The entire world is reeling from the monumental referendum held last week which has resulted in Britain voting to leave the European Union.
Almost every week we see a global event like this send shockwaves across the international media landscape, and Brexit was gargantuan talking point that sprouted viral content of every ilk.
When a political anomaly like this occurs, it presents on a silver platter the foundations for some absolutely brilliant satirical content. A quick scan of the most shared media related to Brexit from the past week revealed that this kind of humour is still very much at the heart of viral content.
While it is commonly considered that there is no surefire path towards creating viral content, emotional engagement is the only consistent characteristic across the majority of media that is shared to the point of virality.
One of the most potent emotions is laughter (joy); it’s the bread and butter of viral content. And this could be extremely helpful when it comes to understanding how viral media could be a useful tool within your content marketing strategy.
A political anomaly like Brexit is ripe for satirical scrutiny, and this week’s most viral content proves once again the power of humour like this in wooing the masses.
“British Lose Right To Claim That Americans Are Dumber”
What a title.
In the viral world, satire functions almost like intelligent clickbait.
It’s no surprise then to see, in the week following something like Brexit, that the majority of most viral content is satirical in some respect.
In 1980, psychologist Robert Plutchik developed the ‘wheel of emotions’ – a diagram dictating that the most ‘potent’ emotions are those in the second circle of the wheel: joy, trust, fear, surprise, sadness, disgust, anger, and anticipation.
This is quite important when you consider the role that humour (or joy) plays in viral content.
The article British Lose Right To Claim That Americans Are Dumber – published in the widely respected New Yorker – is a piece of viral gold.
In the face of such a serious affair, it turns the austerity of political commentary on its head, utilising a terse, educated writing style to poke holes in the social fabric of Britain.
It’s a short, punchy, hilarious piece that serves precisely its purpose as veritable clickbait – albeit clickbait that has a brain.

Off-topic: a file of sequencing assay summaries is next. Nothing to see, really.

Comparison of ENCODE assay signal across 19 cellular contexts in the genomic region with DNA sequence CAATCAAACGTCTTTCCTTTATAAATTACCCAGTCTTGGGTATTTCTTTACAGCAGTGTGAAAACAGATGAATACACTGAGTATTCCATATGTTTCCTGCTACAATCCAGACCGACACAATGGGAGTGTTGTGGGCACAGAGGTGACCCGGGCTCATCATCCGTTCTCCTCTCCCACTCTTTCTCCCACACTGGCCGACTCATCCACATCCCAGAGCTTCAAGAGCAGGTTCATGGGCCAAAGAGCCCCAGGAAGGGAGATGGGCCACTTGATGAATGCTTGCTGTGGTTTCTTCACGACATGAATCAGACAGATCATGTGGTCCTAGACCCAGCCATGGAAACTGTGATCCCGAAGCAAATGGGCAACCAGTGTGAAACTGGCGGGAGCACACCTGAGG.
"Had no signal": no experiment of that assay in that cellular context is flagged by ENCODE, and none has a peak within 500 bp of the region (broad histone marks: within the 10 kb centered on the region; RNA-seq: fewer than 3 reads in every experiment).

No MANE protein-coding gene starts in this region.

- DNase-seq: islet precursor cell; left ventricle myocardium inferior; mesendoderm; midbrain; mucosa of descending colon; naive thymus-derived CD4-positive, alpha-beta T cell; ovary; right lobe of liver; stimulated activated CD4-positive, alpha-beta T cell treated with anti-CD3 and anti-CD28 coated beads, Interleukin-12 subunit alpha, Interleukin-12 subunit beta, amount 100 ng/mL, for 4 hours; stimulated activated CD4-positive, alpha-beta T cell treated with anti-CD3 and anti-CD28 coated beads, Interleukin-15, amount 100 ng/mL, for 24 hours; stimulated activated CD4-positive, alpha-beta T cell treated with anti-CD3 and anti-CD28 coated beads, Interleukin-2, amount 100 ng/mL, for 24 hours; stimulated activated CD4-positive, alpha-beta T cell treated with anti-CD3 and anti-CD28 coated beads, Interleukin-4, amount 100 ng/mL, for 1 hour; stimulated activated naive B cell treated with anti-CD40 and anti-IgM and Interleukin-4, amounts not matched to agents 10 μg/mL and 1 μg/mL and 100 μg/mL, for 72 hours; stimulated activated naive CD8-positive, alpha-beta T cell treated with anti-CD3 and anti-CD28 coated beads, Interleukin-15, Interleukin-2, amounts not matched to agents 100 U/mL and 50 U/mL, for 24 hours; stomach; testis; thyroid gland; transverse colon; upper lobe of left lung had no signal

New Yorker: “Britons mourned their long-cherished right to claim Americans were dumber than them” https://t.co/7WA4hfToaF
— Stig Abell (@StigAbell) June 24, 2016
It’s this combination of a great idea, executed with intelligence and impeccable timing (basically the very definition of wit) that makes a piece like this so virally potent.
Add to this a comment on the intelligence of Americans, considering the current political climate in the States, and you have yourself a unbeatable viral concoction.
— Allison Berry (@allisonberry) June 24, 2016
It’s no wonder it was shared over 200K times.
“Thousands Of British Refugees Make Dangerous Journey Across The Irish Sea”
When it comes to viral satirical media about Brexit, the most shared content is ingrained in a wider social discussions.
Without certain social triggers, media has no chance of gaining momentum, because without interaction, content falls flat.
The satirical piece Thousands Of British Refugees Make Dangerous Journey Across The Irish Sea is a wonderful double-edged sword. Its use of humour to tease out multiple social and political issues across the world is pure viral genius.
Bloody refugees in boats coming over uninvited to our country: https://t.co/7AbWKgHjXc
— Paul Jakma (@pjakma) June 24, 2016
Much like the article above, the writing is short, punchy and highly digestible: clickbait. And the combination of this with such a brilliant idea makes for extremely virally powerful content.
As it appeals to a variety of social discussions – Brexit, refugee crisis’ in multiple countries, the political race in America, Britain and Australia – this potential for going viral increases tenfold.
“Could Australia leave the AU and become Stralia?”
Despite the nature of the top two pieces, the reality is that much of the viral media that is shared is purely comical, pertaining to pop culture references or patterns of other viral media.
The piece Could Australia leave the AU and become Stralia? is a trove of pop culture references, tied up by satirical tone and some unique storytelling.
Again, the wittiness of the piece is the basis of the piece’s virality: it’s extremely well-timed, punchy and hilarious.
It’s also poking fun at the less intelligent public, using a tongue-in-cheek tone to disparage Australians and Britons alike.
Readers don’t like sharing content that may reflect poorly on their intelligence. A satirical piece like this that uses a slick combination of subtle wit and sociopolitical banter is both smart and funny, and to many is highly sharable content.
Viral Content Roundup
While not all of these instances of content going viral may be directly applicable to your content marketing strategy, they no doubt shed light on why some pieces of content spread like they do.
Short-form satirical pieces can be extremely powerful forms of viral content. None of the above pieces are out of the grasp of a most writers. The key is the idea, timing and placement.
When a political anomaly like this pops up, it presents an opportunity for some great content. And your content marketing strategy should be nimble enough to make the most of it before slips away.
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